I don’t put things that are normal parts of my daily routine into my inbox. Instead, for them, I have a daily checklist that I just move through. If I really want to establish a new routine, I add it to my daily checklist. My “inbox” is for irregular activities and ideas.

Some people will undoubtedly be governed more by a checklist and less by an “inbox.” It really depends on how routine-oriented your days typically are.

As for your other question, I don’t keep a separate system for home and for work. I found that there were too many things that made sense to combine to keep them separate. For example, if I’m driving to the next town for a meeting and research, it’s worthwhile to know that I also need to stop at the grocery store or to pick up a baseball glove or something like that on the same trip. I chose to work at home to take advantage of these synergies.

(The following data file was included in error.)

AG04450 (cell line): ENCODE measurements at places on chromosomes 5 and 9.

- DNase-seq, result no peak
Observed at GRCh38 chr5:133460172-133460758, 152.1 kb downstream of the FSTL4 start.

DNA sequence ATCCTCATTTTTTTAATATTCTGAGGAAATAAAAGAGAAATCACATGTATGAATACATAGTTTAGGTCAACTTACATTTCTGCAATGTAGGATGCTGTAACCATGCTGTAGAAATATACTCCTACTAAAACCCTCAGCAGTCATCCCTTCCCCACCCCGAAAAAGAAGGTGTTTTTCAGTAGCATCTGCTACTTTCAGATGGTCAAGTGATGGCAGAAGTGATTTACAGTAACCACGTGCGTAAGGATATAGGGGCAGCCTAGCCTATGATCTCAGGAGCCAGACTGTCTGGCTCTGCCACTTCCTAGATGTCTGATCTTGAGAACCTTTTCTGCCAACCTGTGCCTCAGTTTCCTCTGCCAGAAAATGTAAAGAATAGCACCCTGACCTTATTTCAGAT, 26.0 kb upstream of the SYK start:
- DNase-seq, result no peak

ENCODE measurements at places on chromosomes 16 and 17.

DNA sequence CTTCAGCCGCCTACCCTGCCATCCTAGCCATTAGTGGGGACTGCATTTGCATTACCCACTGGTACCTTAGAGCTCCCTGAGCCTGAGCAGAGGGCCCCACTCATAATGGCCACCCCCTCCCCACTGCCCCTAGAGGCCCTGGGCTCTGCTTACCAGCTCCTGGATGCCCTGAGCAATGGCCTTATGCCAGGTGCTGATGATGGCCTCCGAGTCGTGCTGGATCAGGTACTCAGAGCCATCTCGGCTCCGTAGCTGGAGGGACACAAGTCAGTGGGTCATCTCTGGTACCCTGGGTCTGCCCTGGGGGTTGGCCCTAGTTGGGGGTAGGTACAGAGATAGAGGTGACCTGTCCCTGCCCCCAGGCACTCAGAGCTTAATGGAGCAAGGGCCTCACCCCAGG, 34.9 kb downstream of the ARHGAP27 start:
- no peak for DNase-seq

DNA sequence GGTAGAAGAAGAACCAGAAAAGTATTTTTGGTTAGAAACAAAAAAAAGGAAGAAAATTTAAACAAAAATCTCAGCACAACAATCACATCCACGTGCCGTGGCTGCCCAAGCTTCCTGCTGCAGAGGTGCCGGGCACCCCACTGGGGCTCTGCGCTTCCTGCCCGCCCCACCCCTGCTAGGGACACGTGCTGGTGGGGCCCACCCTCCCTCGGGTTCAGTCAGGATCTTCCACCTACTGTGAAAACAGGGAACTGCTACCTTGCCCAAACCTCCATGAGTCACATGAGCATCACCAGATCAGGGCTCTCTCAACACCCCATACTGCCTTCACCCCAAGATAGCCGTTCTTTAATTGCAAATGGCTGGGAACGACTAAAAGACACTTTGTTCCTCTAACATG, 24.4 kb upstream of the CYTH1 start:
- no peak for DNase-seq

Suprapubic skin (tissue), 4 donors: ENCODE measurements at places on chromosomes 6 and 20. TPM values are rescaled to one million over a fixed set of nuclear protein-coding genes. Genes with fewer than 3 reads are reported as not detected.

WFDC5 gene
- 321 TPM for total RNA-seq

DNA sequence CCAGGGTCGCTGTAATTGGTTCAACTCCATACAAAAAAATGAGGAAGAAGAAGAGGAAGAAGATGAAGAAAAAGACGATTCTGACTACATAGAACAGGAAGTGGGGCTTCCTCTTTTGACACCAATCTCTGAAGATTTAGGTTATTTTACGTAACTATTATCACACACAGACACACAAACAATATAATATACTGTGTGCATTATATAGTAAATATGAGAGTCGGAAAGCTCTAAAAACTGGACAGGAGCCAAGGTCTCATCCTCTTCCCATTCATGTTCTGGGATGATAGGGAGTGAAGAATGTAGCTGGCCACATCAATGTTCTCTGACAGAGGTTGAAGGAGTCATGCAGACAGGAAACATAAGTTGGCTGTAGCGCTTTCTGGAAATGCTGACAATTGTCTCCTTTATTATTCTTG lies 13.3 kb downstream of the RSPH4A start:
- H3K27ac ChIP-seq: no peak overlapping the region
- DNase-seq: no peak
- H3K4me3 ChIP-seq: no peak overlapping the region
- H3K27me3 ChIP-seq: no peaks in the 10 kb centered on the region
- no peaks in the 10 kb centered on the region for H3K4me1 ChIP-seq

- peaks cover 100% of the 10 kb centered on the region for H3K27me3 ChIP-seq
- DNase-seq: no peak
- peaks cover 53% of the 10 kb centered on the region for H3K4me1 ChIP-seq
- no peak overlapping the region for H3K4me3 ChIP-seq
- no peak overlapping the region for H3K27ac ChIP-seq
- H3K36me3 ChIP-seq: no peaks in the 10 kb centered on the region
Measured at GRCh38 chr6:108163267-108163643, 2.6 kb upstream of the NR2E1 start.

Q8: Paying off a mortgage quickly
First some background on our financial situation. We have: no debt, 3 months of living expenses in an emergency account (we would like to get to 6 months), $13,000 in my Roth IRA, $5,000 per year in my company retirement plan (tax-deferred), $8,000 in my wife’s IRA, and she fully contributes to company match ~$1,500 per year (tax-deferred). We also have a HSA with $300 and $500 monthly surplus after all our bills. We also have general savings of $15,000 and good credit (760).